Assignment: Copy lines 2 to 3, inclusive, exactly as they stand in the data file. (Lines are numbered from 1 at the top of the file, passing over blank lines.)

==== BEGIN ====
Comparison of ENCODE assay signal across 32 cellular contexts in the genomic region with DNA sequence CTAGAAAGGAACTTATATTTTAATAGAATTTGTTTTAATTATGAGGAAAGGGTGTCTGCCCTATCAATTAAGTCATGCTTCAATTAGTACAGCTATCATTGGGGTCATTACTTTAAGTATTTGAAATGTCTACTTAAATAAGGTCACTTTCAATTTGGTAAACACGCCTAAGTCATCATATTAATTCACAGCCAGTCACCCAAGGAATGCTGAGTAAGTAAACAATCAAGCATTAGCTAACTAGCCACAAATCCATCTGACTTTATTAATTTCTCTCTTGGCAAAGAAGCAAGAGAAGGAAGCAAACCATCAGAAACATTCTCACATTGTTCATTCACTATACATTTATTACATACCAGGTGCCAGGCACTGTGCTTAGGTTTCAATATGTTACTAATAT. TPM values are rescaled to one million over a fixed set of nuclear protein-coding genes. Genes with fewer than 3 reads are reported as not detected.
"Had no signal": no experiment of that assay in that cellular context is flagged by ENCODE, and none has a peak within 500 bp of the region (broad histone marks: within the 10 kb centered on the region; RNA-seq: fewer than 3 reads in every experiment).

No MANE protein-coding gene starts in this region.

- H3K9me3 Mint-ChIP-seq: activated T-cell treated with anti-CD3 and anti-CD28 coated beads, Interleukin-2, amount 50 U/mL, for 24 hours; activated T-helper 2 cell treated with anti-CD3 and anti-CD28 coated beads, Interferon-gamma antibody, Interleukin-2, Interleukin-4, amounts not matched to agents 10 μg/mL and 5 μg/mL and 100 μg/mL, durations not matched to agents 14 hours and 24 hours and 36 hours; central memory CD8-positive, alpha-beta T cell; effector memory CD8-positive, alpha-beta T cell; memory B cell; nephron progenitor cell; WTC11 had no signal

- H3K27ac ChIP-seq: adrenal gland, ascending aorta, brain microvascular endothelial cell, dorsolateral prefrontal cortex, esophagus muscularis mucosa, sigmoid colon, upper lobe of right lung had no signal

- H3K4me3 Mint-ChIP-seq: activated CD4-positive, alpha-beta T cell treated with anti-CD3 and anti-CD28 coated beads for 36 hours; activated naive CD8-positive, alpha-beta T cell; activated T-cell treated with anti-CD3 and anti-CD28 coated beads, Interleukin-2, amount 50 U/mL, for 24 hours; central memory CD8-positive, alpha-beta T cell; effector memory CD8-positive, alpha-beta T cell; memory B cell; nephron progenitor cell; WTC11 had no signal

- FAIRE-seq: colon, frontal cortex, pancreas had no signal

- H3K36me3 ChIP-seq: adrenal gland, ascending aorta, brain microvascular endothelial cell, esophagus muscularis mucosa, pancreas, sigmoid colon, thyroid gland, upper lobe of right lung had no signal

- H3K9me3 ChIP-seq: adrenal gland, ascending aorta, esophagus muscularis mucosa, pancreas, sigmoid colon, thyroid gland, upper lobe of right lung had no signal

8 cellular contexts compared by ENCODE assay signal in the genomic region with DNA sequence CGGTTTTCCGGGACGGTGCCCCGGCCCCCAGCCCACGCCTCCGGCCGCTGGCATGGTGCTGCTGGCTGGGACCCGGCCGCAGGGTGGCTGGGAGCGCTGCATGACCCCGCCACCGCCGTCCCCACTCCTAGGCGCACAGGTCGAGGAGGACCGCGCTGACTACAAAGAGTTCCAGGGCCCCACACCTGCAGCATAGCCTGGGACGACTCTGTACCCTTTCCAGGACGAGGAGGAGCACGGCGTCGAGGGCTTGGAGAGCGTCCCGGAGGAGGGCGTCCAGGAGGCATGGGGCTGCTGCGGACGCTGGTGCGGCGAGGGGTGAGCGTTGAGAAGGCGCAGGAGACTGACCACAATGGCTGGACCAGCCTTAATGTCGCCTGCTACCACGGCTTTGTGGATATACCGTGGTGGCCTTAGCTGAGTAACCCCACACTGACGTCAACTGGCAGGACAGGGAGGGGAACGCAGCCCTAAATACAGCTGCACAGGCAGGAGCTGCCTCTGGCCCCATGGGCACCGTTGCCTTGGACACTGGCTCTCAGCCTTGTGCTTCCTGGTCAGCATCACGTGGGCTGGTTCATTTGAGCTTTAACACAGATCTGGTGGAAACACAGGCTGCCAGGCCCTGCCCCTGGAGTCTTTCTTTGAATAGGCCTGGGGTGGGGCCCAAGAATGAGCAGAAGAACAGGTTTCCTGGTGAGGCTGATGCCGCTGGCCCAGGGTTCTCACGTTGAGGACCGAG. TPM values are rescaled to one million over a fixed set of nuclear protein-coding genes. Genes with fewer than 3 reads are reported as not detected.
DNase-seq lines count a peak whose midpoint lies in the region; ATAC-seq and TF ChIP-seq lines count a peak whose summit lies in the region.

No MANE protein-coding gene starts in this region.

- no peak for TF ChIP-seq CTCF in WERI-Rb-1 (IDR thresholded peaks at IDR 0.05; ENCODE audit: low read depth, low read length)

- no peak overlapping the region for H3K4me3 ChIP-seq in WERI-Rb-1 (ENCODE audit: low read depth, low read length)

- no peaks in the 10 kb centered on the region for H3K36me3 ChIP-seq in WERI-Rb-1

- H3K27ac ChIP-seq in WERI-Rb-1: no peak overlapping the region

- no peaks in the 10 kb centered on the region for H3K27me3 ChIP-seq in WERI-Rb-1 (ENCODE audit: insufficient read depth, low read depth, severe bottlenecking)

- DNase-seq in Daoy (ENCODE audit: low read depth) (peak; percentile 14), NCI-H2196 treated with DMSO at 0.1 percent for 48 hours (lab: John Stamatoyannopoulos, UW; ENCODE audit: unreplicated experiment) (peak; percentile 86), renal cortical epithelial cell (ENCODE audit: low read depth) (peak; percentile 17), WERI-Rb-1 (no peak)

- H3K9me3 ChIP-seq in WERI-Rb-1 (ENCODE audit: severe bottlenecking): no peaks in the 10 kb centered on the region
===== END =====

"Had no signal": no experiment of that assay in that cellular context is flagged by ENCODE, and none has a peak within 500 bp of the region (broad histone marks: within the 10 kb centered on the region; RNA-seq: fewer than 3 reads in every experiment).

No MANE protein-coding gene starts in this region.